• Months before the alleged "Summer of Love" in 1967, so many predators — especially coke and meth dealers — had moved in on the Haight-Ashbury district having heard of the coming influx of kids,note  that real hippies were starting to leave. Many bought land in rural areas, established single-family farms, collective farms or communes. They practiced organic farming, reclaimed rural skills, started the Back to the Land movement and founded Mother Earth News (which actually coined the phrase "back to the land"). This magazine, which still exists, created a sub-Trope Namer for hippies as having "left the cities, moved to Oregon, mellowed out and raised potatoes." You can read about them in Carter Taylor Seaton's book Hippie Homesteaders about the many who made West Virginia their home, Michael Watts' West of Eden about northern California, and Margaret Grundstein's Naked in the Woods, narrating the unvarnished and messy reality of building a successful (or not) community in said environment. Vermont Public Radio remembers the Vermont communes; the independent newspaper Seven Days has a more in-depth article on Vermont here.
  • The Children of God, today's Family International, founded in 1968, used to live in communes, initially called "colonies", under the authority of "Shepherds"; nowadays they are more relaxed about this rule and allow some members to live on their own.
  • Auroville, India, founded in 1968, is a town where the members are expected to fill the community chest either in cash or in kind.
  • The Diggers were a Christian communist group started in the mid 17th century, who founded a commune at St George's Hill in 1649, which lasted a few months before being broken up by violent harassment from the landowners in the area, culminating in an outright assault by the Army.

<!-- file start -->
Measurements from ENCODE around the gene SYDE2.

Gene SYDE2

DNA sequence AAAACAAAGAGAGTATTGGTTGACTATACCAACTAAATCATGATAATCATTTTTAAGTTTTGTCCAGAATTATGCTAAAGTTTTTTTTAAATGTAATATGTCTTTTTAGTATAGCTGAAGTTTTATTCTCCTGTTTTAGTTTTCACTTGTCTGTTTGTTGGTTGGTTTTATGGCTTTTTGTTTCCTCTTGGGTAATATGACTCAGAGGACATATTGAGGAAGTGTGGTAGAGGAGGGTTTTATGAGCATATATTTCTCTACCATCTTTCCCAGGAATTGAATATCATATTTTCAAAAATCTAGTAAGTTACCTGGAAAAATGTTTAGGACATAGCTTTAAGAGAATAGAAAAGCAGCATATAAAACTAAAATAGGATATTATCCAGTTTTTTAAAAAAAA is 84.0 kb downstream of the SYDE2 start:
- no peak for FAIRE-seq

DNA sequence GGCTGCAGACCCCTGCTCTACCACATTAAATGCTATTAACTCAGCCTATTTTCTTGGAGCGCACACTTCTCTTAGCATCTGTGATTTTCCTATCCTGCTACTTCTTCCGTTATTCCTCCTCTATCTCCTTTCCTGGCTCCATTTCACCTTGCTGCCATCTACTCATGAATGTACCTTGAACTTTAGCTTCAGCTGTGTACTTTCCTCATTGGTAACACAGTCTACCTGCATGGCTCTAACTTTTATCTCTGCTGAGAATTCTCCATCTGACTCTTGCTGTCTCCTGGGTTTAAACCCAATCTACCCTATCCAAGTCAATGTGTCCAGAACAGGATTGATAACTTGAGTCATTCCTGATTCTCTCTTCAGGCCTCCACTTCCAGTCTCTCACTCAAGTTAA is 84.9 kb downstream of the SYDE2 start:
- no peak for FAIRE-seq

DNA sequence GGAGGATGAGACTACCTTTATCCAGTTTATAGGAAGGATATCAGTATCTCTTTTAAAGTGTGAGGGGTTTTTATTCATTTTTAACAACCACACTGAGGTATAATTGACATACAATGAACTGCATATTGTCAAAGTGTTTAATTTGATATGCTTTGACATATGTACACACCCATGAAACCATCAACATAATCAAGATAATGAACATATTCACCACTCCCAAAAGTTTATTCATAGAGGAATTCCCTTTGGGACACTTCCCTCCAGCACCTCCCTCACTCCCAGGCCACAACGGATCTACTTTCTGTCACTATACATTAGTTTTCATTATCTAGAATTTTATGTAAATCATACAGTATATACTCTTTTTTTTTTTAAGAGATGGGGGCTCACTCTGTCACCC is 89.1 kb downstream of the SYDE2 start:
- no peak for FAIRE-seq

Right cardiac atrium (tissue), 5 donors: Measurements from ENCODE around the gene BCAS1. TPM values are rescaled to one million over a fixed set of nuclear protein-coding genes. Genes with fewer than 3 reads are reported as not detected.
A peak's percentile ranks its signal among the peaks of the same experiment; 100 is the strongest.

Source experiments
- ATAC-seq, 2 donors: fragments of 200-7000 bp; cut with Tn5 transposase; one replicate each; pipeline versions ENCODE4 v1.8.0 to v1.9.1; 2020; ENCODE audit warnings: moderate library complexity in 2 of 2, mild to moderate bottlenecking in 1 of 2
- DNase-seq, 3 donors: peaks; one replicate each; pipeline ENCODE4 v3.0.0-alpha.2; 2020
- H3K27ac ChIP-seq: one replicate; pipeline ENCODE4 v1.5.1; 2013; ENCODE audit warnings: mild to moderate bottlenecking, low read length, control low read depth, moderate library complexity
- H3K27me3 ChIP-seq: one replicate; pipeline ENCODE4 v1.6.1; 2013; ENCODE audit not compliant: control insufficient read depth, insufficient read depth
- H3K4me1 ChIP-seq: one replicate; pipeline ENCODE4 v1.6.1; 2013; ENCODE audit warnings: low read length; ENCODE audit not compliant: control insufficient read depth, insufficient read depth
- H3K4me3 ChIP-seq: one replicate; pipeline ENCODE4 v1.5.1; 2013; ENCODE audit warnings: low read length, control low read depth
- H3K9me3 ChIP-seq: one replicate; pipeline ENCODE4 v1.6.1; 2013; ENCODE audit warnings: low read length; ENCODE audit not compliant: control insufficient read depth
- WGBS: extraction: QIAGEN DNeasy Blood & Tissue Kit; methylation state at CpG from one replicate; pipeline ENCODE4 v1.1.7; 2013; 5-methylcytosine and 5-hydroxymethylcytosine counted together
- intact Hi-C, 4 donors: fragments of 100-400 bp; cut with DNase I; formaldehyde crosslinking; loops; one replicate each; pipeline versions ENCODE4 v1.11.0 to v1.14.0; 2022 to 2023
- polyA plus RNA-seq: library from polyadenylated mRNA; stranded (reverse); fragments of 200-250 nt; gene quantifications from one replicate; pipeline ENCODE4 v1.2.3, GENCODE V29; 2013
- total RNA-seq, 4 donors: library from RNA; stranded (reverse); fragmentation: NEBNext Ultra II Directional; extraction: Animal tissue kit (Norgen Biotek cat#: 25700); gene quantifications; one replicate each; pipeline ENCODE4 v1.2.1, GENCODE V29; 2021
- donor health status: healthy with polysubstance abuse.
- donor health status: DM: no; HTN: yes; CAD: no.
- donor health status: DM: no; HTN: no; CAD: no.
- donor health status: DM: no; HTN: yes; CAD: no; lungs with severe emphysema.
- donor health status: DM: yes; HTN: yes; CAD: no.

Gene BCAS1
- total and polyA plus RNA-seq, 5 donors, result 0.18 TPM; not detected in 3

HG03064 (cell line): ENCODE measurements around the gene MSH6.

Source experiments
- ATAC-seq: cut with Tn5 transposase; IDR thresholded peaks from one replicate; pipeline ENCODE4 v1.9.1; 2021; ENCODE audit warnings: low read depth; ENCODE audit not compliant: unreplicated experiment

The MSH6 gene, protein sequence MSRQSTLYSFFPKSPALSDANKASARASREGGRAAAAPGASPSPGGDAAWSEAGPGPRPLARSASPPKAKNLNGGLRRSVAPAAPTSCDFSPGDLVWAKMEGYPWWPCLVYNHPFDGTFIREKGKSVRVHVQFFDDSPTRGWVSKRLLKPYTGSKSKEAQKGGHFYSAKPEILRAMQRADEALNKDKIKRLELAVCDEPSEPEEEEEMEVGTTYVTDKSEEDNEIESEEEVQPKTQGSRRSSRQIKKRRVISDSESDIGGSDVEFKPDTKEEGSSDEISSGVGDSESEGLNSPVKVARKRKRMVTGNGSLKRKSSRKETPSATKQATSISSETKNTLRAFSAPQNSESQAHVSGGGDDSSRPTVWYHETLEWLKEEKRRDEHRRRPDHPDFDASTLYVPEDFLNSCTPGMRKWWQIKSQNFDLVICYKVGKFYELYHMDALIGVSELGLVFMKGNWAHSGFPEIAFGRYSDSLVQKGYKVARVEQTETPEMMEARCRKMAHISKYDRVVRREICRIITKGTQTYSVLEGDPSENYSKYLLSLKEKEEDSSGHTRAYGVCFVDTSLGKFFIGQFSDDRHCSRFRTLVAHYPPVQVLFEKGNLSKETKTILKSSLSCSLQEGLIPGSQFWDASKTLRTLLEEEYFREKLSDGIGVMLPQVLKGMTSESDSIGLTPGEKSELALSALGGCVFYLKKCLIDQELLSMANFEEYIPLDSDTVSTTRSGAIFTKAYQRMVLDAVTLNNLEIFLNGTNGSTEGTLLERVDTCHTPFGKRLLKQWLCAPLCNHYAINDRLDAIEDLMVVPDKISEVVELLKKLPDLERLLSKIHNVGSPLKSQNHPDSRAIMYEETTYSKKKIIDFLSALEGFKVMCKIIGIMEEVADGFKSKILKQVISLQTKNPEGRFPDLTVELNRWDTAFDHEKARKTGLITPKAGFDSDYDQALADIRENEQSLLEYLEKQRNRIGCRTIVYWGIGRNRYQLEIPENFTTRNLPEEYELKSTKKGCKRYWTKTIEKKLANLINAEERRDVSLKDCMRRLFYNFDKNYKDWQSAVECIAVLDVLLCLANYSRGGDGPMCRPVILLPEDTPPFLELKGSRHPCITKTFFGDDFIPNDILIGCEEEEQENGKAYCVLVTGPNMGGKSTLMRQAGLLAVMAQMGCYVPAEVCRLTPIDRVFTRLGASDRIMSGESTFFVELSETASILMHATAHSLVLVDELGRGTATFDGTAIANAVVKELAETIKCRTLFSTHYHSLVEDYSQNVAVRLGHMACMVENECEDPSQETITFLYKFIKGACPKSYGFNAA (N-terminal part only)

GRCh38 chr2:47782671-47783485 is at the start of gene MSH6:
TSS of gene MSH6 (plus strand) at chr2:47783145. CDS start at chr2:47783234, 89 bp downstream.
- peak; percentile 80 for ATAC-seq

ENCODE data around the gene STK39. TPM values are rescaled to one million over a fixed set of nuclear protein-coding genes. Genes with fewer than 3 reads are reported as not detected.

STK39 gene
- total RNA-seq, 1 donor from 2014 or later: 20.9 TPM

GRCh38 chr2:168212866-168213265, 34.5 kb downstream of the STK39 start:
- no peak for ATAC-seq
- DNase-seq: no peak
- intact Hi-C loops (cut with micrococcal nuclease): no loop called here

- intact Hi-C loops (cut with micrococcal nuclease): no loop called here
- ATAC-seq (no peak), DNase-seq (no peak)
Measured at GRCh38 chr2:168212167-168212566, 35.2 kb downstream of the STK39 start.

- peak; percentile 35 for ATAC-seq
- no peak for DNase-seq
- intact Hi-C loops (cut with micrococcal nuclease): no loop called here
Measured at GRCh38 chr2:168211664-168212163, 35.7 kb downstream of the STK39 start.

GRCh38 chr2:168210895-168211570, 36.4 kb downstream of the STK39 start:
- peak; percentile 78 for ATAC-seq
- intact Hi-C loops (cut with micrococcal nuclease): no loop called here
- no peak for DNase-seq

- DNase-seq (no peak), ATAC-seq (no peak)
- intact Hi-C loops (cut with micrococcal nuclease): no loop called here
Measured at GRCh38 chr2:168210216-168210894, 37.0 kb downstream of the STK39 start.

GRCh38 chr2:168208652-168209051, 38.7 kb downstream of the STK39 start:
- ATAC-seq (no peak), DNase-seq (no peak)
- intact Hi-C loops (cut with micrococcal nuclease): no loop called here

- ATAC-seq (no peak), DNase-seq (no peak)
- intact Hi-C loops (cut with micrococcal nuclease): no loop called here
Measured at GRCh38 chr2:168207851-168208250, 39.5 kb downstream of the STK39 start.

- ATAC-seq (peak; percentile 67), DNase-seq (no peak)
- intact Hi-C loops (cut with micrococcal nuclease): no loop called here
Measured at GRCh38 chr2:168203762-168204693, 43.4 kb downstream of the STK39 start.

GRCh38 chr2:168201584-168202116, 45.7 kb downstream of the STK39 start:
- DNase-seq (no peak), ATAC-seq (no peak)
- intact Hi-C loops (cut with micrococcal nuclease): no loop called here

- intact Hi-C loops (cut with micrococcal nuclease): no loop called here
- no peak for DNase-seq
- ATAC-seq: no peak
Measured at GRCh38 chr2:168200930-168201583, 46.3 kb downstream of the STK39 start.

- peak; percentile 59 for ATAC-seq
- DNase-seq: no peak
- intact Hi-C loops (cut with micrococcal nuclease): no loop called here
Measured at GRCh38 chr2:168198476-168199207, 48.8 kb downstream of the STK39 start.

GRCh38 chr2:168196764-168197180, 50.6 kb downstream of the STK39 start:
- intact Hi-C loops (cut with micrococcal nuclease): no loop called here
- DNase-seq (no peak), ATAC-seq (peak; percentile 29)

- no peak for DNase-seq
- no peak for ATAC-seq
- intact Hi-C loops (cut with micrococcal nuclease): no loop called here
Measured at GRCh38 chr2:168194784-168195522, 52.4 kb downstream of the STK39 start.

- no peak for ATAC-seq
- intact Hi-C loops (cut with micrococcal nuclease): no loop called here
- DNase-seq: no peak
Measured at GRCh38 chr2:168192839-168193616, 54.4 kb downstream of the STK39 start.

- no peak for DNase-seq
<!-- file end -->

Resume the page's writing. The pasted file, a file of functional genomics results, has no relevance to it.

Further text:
• The San Francisco Diggers of the 1960s were named for this group. While they didn't necessarily live together, they were nonviolent anarchists who firmly believed in finding realistic methods to establish a totally free economy without property ownership. They collected and gave away still-good food thrown away by restaurants and grocery stores, ran "free stores", published literature and put on plays illustrating their beliefs. A similar group in the UK founded by labor activist Sid Rawle did start several communes, some funded by John Lennon.
  • Drop City, founded by art students in Colorado in 1965, lasted about ten years. Their most recognizable feature was the houses. They were Fullerdomes built from metal salvaged from junk cars. (Buckminster Fuller loved it. He sent them a huge donation.) The Zomeworks solar energy company and the Zometool construction kit were created by founder Steve Baer.